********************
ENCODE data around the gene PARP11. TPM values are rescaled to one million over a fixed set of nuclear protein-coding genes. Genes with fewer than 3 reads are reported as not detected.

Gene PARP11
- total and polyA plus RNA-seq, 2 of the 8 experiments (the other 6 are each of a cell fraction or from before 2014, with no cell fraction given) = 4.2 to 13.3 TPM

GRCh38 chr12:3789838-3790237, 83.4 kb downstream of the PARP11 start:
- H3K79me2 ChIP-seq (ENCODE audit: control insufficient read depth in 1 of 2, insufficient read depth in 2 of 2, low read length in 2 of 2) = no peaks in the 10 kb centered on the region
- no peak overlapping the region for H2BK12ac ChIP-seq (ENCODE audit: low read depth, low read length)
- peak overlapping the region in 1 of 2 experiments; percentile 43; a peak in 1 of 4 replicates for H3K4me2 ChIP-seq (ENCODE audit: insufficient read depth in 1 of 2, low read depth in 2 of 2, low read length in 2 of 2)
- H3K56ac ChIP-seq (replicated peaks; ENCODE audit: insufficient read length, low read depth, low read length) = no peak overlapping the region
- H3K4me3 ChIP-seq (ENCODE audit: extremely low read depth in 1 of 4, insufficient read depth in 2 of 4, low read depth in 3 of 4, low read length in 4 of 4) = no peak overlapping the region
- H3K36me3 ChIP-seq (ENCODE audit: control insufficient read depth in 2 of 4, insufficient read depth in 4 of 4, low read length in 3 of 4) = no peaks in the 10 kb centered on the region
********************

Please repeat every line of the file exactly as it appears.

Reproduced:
ENCODE data around the gene PARP11. TPM values are rescaled to one million over a fixed set of nuclear protein-coding genes. Genes with fewer than 3 reads are reported as not detected.

Gene PARP11
- total and polyA plus RNA-seq, 2 of the 8 experiments (the other 6 are each of a cell fraction or from before 2014, with no cell fraction given) = 4.2 to 13.3 TPM

GRCh38 chr12:3789838-3790237, 83.4 kb downstream of the PARP11 start:
- H3K79me2 ChIP-seq (ENCODE audit: control insufficient read depth in 1 of 2, insufficient read depth in 2 of 2, low read length in 2 of 2) = no peaks in the 10 kb centered on the region
- no peak overlapping the region for H2BK12ac ChIP-seq (ENCODE audit: low read depth, low read length)
- peak overlapping the region in 1 of 2 experiments; percentile 43; a peak in 1 of 4 replicates for H3K4me2 ChIP-seq (ENCODE audit: insufficient read depth in 1 of 2, low read depth in 2 of 2, low read length in 2 of 2)
- H3K56ac ChIP-seq (replicated peaks; ENCODE audit: insufficient read length, low read depth, low read length) = no peak overlapping the region
- H3K4me3 ChIP-seq (ENCODE audit: extremely low read depth in 1 of 4, insufficient read depth in 2 of 4, low read depth in 3 of 4, low read length in 4 of 4) = no peak overlapping the region
- H3K36me3 ChIP-seq (ENCODE audit: control insufficient read depth in 2 of 4, insufficient read depth in 4 of 4, low read length in 3 of 4) = no peaks in the 10 kb centered on the region